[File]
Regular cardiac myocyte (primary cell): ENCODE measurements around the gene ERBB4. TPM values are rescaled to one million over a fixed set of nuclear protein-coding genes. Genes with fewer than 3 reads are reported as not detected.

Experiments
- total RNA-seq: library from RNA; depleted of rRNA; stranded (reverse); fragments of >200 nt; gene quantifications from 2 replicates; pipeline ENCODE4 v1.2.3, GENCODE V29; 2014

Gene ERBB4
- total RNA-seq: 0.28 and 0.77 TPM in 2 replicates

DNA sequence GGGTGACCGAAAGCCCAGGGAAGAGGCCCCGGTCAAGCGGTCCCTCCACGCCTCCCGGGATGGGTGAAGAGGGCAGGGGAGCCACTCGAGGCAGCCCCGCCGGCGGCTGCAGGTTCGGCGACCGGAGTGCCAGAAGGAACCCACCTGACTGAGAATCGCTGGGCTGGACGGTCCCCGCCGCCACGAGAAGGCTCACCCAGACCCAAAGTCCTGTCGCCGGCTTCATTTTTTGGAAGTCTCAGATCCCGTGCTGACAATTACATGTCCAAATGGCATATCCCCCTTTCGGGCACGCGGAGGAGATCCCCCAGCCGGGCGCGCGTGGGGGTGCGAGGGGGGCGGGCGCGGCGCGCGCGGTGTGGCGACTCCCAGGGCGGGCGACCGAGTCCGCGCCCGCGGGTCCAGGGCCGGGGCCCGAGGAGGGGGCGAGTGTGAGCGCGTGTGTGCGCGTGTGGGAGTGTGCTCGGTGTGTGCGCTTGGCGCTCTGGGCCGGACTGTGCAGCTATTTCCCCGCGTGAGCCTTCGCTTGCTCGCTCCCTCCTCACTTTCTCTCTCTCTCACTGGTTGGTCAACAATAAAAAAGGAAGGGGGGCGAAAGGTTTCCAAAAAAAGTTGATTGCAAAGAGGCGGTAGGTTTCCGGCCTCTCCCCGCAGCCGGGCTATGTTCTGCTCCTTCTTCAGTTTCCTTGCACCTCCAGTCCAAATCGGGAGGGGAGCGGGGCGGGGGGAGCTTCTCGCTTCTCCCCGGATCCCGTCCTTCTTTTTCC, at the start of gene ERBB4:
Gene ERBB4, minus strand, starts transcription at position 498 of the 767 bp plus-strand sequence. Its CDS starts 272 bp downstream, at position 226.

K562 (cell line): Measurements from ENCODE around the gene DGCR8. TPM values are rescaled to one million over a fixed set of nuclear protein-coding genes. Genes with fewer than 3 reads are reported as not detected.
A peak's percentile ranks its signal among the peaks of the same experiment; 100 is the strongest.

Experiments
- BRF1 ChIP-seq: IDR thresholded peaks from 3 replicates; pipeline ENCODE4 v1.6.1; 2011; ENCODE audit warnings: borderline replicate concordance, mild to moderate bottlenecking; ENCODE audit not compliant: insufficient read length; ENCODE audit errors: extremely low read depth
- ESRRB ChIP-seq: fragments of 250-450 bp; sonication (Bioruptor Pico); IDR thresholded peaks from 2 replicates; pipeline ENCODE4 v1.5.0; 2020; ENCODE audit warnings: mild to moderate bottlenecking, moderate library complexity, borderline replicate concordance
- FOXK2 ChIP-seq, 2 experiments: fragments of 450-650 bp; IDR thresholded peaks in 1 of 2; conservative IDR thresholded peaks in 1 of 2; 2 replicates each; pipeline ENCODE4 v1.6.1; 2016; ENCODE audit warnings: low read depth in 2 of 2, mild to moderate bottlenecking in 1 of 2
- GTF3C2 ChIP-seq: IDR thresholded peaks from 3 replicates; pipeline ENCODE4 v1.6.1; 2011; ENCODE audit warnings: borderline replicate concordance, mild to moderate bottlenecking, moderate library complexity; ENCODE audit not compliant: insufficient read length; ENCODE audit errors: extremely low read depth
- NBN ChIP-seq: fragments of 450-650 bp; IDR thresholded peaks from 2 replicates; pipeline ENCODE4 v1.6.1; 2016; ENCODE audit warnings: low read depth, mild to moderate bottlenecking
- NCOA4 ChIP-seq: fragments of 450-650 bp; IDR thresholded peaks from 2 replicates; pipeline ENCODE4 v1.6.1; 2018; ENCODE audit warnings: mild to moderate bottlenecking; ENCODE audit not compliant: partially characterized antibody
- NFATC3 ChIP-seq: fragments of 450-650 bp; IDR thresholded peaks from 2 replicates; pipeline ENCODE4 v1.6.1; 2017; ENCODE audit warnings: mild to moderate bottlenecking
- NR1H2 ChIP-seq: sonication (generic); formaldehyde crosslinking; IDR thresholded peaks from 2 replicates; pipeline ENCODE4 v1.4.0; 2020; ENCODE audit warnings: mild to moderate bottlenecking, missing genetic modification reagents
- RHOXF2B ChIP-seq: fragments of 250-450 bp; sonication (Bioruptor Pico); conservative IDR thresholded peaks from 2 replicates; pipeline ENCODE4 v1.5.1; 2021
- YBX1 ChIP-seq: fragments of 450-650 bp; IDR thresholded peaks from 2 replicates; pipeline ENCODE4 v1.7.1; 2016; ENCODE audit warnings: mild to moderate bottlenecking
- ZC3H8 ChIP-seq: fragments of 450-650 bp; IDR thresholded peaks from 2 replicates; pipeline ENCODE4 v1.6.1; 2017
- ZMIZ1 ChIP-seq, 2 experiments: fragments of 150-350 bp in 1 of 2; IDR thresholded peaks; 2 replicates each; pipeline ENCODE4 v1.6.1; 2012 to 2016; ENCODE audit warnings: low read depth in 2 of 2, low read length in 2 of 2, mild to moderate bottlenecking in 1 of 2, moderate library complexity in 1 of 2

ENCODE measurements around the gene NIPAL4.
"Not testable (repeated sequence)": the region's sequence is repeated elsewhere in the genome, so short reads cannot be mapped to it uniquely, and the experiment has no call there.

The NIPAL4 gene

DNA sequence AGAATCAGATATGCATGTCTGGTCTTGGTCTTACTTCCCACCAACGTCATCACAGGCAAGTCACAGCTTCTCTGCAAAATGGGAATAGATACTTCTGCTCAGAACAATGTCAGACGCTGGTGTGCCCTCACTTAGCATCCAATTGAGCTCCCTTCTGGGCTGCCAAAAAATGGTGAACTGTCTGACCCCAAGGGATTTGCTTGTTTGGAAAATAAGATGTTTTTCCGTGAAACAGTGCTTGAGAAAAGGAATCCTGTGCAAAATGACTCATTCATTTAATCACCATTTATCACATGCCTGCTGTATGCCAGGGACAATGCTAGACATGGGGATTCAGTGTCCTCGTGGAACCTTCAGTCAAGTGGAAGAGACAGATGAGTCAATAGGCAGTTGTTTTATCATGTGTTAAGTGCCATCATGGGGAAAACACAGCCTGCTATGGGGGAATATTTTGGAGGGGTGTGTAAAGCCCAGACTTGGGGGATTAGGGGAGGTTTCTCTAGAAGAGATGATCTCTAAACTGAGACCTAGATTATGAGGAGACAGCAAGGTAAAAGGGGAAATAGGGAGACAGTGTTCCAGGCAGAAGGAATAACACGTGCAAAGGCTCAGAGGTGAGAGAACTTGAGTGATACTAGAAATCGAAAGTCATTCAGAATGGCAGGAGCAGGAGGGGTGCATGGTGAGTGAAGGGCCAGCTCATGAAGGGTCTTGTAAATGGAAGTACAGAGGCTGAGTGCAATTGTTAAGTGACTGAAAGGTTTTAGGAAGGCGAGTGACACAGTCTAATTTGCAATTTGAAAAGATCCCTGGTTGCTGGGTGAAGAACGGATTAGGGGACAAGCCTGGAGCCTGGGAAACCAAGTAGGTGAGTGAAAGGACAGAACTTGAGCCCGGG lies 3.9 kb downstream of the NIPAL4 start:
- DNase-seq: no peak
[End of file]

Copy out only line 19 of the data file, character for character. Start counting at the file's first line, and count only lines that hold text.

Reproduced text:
- RHOXF2B ChIP-seq: fragments of 250-450 bp; sonication (Bioruptor Pico); conservative IDR thresholded peaks from 2 replicates; pipeline ENCODE4 v1.5.1; 2021